It was instructive to notice that the program following "Sixty Minutes" — in the supreme weekly slot of 8p.m. Sunday — was a childish and stupid "reality" show called "Big Brother."  This said even more about the craven quality of the people currently running CBS. It was also a useful lesson in the diminishing returns of technology as applied to television, since it should now be obvious that the expansion of cable broadcasting since the heyday of the "big three" networks has led only to the mass replication of video garbage rather than a banquet of culture, as first touted. 
Declaration_independence      It should remind us more generally that when a society’s operations become broadly fraudulent and unreal, authority and legitimacy wither.  This is analogous to the position Barack Obama now finds himself in.  He was elected as the politician most trusted in America to change the fraudulent and unreal operations of the US government.  Don’t bother protesting that all politics is necessarily unreal and fraudulent. If it were so, you’d have to argue that the US Constitution was wholly a fraud, as well as Madison, Jefferson, Hamilton and the rest. It only has strong tendencies in that direction. (The Declaration of Independence was itself a direct strike against the fraud and unreality of British royal governance in America.)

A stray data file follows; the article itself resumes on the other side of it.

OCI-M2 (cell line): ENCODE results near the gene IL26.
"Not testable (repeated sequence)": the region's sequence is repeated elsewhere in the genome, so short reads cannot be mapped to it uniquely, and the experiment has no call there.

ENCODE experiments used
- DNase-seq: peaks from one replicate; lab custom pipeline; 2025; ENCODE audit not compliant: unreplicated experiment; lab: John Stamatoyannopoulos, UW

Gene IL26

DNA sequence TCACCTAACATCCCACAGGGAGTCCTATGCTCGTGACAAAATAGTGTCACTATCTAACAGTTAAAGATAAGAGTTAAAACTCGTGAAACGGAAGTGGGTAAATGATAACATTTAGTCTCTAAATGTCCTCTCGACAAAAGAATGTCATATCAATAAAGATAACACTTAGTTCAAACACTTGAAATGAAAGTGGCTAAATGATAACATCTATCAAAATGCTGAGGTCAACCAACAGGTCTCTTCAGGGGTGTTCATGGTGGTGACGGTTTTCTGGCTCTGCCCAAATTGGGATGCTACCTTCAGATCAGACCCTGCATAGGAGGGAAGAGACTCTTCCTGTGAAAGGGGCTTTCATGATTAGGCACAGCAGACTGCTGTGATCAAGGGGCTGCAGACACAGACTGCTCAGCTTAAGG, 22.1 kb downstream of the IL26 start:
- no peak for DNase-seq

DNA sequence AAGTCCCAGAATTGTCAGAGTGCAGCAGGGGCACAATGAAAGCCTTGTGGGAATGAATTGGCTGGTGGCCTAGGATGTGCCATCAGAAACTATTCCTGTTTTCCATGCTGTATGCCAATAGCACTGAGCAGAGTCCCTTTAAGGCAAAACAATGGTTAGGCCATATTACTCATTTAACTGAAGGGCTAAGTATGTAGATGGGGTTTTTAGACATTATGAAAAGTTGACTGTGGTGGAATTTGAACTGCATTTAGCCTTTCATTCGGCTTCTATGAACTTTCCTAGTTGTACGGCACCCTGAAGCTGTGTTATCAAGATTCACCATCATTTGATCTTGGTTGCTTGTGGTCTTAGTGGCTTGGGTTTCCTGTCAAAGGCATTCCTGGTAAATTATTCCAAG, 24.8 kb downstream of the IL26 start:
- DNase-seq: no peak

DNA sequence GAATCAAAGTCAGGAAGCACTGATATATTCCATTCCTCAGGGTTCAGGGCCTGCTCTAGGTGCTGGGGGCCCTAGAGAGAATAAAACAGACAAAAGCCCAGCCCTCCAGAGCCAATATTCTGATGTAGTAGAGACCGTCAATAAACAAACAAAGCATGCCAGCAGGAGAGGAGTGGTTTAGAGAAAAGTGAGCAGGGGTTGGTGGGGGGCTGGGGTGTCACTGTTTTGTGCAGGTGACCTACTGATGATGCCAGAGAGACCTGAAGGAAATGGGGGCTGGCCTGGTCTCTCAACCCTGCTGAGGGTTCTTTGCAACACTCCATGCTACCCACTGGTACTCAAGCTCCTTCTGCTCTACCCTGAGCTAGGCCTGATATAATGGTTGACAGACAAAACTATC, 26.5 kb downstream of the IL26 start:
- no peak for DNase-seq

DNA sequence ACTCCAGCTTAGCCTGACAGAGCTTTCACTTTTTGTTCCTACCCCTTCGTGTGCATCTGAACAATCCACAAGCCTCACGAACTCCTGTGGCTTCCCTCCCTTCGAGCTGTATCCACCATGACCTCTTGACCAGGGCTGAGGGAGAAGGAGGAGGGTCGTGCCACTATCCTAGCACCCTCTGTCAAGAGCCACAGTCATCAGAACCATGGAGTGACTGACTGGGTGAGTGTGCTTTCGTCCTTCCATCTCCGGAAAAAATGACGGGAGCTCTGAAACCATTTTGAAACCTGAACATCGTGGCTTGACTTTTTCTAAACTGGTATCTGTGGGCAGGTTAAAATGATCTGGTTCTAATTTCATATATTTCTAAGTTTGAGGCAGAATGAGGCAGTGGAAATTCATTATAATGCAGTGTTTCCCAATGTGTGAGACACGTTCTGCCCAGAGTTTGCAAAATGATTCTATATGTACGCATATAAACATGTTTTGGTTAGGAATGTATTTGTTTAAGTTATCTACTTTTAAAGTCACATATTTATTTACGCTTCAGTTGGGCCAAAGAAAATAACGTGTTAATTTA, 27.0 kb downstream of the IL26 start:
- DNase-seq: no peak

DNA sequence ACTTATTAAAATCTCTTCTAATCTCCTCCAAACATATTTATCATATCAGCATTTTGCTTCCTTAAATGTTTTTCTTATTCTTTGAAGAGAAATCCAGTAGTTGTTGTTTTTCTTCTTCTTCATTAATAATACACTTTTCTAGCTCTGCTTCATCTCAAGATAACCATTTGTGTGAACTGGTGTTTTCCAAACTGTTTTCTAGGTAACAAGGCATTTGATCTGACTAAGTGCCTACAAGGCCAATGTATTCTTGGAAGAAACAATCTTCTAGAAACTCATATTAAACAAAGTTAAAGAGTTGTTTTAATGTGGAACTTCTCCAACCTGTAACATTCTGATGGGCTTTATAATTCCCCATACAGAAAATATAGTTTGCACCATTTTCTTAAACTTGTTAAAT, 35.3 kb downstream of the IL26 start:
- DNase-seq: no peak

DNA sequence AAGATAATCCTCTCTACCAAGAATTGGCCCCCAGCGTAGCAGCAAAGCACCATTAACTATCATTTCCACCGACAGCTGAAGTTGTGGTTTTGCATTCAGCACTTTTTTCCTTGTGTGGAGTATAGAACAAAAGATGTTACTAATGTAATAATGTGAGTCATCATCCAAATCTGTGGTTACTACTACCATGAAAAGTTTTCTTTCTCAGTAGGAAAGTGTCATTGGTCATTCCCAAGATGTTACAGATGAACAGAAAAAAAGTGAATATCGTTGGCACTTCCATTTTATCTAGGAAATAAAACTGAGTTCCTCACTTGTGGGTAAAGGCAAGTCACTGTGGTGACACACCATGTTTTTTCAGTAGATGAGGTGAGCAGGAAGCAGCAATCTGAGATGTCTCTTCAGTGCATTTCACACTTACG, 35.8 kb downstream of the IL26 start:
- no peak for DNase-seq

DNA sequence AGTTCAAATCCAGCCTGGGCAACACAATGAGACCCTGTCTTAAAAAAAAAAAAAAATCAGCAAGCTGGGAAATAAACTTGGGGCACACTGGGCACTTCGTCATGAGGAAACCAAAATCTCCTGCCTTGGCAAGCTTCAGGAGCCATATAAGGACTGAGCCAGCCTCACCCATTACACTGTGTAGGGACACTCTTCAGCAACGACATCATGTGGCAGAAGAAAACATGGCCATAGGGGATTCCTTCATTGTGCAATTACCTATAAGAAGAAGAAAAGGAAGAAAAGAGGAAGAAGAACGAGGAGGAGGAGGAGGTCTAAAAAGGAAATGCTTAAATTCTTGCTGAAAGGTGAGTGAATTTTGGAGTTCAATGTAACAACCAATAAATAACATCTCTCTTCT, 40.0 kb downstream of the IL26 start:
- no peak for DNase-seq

As president, Barack Obama is faced with the


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“Trumped by Darwin?”

Courtesy of Mark Thoma at Economist’s View

"Trumped by Darwin?"

elk, Darwin, natural selectionRobert Frank returns to the point he made in Alpha Markets, i.e. that Charles Darwin provides the "true intellectual foundation" for economics. Though the example this time is male elk rather than bull elephant seals, the central point – and it’s one worth giving more thought to – is that "Individual and group interests are almost always in conflict when rewards to individuals depend on relative performance." In these situations, which occur frequently in economic and social relationships, the assumption in neoclassical economic models that the maximization of self-interest is consistent with the maximization of social interest does not hold, and failure to recognize this has " undermined regulatory efforts … causing considerable harm to us all":

The Invisible Hand, Trumped by Darwin?, by Robert Frank, Commentary, NY Times: If asked to identify the intellectual founder of their discipline, most economists today would probably cite Adam Smith. But that will change. … Charles Darwin … tracks economic reality much more closely. …

Smith’s basic idea was that business owners … have powerful incentives to introduce improved product designs and cost-saving innovations. These moves bolster innovators’ profits in the short term. But rivals respond by adopting the same innovations, and the resulting competition gradually drives down prices and profits. In the end, Smith argued, consumers reap all the gains.Charles Darwin

The central theme of Darwin’s narrative was that competition favors traits and behavior according to how they affect the success of individuals, not species or other groups. As in Smith’s account, traits that enhance individual fitness sometimes promote group interests. For example, a mutation for keener eyesight in hawks benefits not only any individual hawk that bears it, but also makes hawks more likely to prosper as a species.